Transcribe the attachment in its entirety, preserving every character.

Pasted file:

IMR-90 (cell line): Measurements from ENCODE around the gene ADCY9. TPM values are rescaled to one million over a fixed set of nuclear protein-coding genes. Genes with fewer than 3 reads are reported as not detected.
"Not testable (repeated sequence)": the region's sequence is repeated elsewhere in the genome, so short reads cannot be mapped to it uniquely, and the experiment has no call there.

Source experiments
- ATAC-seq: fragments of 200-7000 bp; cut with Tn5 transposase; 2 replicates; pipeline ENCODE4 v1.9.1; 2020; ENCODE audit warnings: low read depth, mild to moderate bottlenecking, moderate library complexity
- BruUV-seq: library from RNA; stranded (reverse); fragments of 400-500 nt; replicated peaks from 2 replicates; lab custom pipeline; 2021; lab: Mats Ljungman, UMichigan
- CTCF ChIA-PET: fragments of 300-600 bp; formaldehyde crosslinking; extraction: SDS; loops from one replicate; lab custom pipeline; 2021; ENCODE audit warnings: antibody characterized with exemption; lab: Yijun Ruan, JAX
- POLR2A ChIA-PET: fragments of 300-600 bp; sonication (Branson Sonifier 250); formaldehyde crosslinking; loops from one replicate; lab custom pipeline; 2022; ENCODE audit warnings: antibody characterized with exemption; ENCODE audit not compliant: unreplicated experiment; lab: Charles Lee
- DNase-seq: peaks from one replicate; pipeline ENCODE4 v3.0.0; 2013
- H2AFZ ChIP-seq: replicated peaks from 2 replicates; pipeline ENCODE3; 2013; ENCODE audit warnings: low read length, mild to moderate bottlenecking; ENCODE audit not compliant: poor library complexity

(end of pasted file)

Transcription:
IMR-90 (cell line): Measurements from ENCODE around the gene ADCY9. TPM values are rescaled to one million over a fixed set of nuclear protein-coding genes. Genes with fewer than 3 reads are reported as not detected.
"Not testable (repeated sequence)": the region's sequence is repeated elsewhere in the genome, so short reads cannot be mapped to it uniquely, and the experiment has no call there.

Source experiments
- ATAC-seq: fragments of 200-7000 bp; cut with Tn5 transposase; 2 replicates; pipeline ENCODE4 v1.9.1; 2020; ENCODE audit warnings: low read depth, mild to moderate bottlenecking, moderate library complexity
- BruUV-seq: library from RNA; stranded (reverse); fragments of 400-500 nt; replicated peaks from 2 replicates; lab custom pipeline; 2021; lab: Mats Ljungman, UMichigan
- CTCF ChIA-PET: fragments of 300-600 bp; formaldehyde crosslinking; extraction: SDS; loops from one replicate; lab custom pipeline; 2021; ENCODE audit warnings: antibody characterized with exemption; lab: Yijun Ruan, JAX
- POLR2A ChIA-PET: fragments of 300-600 bp; sonication (Branson Sonifier 250); formaldehyde crosslinking; loops from one replicate; lab custom pipeline; 2022; ENCODE audit warnings: antibody characterized with exemption; ENCODE audit not compliant: unreplicated experiment; lab: Charles Lee
- DNase-seq: peaks from one replicate; pipeline ENCODE4 v3.0.0; 2013
- H2AFZ ChIP-seq: replicated peaks from 2 replicates; pipeline ENCODE3; 2013; ENCODE audit warnings: low read length, mild to moderate bottlenecking; ENCODE audit not compliant: poor library complexity